Watch out! Transition to IFRS 16 ahead

By Syed Md Enamul Kabir

Entities relying heavily on leases need to be cautious and calculated when choose a transition approach from the approaches permitted in IFRS 16 Leases, because different transition approaches have different implications in respect of transition costs and post-transition profit or loss. Since lessor accounting has remained almost the same in IFRS 16 as was in IAS 17, we here have covered transition issues and approaches from the perspective of lessees only.

Lease definition on transition

The definition of lease has changed in IFRS 16 and, hence, the first question naturally is whether a lessee needs to reassess all the existing lease-type contracts in the light of the new definition of lease. IFRS 16 permits two options:

  1. Reassess all the existing lease-type contracts in the light of the new definition of lease; or
  2. As a practical expedient, continue the assessment made applying IAS 17 and related interpretation (IFRIC 4) and apply the new definition of lease only to contracts entered into on or after the date of initial application of IFRS 16.

Lessees opting for the above practical expedient shall apply IFRS 16 to contracts identified as leases applying IAS 17 and IFRIC 4 and shall not apply IFRS 16 to contracts not identified as leases applying IAS 17 and IFRIC 4 (IFRS 16.C3).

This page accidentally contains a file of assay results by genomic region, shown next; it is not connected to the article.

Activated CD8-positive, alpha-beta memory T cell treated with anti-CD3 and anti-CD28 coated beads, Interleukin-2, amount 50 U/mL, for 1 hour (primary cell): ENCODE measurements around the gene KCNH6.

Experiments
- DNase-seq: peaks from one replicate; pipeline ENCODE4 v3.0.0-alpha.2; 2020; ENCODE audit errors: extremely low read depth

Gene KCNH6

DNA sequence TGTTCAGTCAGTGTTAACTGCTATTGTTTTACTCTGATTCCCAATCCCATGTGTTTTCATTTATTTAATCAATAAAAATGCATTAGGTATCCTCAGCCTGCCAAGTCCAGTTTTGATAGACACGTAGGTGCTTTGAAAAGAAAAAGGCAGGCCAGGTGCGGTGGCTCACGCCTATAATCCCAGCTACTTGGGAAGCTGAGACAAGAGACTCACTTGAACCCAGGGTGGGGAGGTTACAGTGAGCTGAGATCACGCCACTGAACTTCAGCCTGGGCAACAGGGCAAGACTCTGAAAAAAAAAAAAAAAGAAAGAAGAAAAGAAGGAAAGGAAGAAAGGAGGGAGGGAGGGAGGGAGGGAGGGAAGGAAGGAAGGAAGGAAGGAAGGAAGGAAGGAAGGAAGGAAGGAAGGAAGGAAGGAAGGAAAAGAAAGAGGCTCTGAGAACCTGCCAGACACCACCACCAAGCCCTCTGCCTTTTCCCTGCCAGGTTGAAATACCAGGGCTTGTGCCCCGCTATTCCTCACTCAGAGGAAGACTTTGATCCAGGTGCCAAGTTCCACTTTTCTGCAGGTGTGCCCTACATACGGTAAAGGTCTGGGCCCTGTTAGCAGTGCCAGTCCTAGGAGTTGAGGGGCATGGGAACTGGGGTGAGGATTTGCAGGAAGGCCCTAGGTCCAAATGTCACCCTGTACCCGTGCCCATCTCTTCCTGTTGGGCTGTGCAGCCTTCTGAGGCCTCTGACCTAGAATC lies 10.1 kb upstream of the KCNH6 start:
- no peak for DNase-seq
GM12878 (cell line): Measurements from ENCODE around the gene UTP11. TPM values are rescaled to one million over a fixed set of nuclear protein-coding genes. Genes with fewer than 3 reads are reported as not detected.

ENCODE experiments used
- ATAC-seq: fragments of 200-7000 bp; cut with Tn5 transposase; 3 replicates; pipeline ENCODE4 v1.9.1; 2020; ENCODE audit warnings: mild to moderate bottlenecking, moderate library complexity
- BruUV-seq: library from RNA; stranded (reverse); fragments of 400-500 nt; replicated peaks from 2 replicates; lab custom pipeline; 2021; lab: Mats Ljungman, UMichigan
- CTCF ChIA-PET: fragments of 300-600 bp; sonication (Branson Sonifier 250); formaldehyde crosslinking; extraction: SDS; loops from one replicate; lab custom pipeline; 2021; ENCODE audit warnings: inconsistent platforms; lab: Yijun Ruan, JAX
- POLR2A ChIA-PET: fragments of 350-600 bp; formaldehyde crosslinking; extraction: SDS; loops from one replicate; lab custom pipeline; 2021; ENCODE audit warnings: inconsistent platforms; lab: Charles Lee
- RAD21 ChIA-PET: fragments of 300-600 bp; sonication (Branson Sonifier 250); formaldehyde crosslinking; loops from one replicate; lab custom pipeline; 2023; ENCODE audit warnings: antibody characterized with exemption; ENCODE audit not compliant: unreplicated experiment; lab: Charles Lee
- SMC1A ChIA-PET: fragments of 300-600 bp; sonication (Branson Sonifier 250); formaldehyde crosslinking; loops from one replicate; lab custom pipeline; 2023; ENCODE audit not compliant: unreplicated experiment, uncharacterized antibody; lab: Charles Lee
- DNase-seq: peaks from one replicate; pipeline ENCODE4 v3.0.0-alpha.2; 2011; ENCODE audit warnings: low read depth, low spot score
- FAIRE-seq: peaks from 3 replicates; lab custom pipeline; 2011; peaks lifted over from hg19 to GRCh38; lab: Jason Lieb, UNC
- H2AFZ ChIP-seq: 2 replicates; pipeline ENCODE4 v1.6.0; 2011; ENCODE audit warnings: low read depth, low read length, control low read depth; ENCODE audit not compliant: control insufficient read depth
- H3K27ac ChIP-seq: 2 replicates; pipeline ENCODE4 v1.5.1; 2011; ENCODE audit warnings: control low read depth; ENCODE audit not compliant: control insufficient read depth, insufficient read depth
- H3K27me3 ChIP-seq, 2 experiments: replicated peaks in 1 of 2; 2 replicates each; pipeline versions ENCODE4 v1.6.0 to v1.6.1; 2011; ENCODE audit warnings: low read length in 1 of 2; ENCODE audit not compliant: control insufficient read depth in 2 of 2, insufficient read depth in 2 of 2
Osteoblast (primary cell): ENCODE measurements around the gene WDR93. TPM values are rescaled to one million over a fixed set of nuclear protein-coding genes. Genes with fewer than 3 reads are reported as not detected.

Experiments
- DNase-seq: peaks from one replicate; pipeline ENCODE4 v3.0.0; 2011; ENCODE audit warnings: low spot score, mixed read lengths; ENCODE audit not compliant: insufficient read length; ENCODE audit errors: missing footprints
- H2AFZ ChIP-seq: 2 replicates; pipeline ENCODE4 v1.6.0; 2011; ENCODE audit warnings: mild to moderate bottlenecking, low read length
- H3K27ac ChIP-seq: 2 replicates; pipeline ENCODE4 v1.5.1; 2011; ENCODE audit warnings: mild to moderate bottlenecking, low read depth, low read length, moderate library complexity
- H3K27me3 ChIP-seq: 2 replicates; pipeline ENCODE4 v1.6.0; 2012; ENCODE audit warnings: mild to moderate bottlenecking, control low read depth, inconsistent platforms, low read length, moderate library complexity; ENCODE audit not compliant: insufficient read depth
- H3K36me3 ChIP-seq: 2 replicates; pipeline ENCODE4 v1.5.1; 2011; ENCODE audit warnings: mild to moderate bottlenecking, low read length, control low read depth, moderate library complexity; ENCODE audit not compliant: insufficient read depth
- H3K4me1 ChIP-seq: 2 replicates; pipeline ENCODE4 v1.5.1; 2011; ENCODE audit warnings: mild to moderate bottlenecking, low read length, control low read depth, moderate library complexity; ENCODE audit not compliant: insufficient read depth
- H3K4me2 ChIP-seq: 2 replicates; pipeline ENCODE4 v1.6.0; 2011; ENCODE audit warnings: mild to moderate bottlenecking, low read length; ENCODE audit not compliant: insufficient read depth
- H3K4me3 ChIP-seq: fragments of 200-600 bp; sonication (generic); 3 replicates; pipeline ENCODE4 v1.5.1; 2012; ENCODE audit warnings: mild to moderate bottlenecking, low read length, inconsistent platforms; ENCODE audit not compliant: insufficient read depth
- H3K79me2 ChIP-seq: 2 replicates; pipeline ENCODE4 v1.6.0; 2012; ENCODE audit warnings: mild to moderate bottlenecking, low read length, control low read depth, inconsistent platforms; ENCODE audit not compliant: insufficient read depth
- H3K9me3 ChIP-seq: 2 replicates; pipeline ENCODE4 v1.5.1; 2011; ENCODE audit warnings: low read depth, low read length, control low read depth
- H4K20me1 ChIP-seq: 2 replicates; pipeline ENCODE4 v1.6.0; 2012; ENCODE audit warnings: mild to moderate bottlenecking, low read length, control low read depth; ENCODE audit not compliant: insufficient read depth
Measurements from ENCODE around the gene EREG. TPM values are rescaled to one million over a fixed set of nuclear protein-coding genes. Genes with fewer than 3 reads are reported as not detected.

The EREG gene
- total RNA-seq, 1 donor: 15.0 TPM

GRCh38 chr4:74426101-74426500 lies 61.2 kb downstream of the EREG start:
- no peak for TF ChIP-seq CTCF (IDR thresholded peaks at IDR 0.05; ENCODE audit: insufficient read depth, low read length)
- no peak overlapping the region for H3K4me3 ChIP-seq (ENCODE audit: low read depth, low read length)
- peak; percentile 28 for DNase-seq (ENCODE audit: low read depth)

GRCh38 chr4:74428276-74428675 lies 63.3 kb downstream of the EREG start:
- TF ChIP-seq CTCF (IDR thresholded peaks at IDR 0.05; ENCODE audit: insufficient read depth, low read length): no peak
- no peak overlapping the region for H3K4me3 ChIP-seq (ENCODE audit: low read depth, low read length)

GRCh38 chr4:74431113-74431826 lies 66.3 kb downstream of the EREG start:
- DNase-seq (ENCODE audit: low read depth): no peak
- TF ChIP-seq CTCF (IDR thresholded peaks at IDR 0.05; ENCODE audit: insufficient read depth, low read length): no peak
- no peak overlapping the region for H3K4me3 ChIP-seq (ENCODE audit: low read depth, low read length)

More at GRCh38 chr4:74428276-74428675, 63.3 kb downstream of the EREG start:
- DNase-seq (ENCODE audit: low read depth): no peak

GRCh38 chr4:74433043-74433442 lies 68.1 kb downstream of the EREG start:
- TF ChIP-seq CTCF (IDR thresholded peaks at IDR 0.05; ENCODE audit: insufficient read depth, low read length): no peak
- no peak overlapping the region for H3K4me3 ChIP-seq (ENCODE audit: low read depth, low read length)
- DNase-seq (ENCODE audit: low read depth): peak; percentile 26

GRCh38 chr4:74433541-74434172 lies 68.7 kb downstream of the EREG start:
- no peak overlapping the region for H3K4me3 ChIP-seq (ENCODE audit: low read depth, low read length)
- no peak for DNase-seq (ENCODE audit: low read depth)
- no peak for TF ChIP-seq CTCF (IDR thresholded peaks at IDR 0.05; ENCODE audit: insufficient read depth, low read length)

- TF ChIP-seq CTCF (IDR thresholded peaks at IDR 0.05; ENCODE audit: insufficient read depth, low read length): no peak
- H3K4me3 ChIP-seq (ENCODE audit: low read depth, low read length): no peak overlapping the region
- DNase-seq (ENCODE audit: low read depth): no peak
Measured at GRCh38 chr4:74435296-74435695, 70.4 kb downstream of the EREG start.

While it may be tempting to continue the assessment previously made applying IAS 17 and IFRIC 4, lessees should consider the seriousness with which previous assessments were made, because some lessees might not be serious about identification of lease elements in contracts because of almost the same accounting implications of service contracts and operating leases. If lessees think that they were not serious enough in the past in identification of lease contracts, reassessing the existing contracts in the light of the new definition will help the lessees take informed decisions in respect of implementation of IFRS 16.

Transition approaches for lessees

Lessees have the option to apply IFRS 16 to all existing lease contracts either retrospectively to each prior period presented applying IAS 8 (known as full retrospective approach) or by adjusting the opening balance of retained earnings at the date of initial application by the cumulative effect of initial application of IFRS 16 without any restatement of the comparative information presented (known as modified retrospective approach or cumulative catch-up approach) (IFRS 16. C5-C7). According to our understanding, applying full retrospective approach should be costlier and more time consuming than applying cumulative catch-up approach.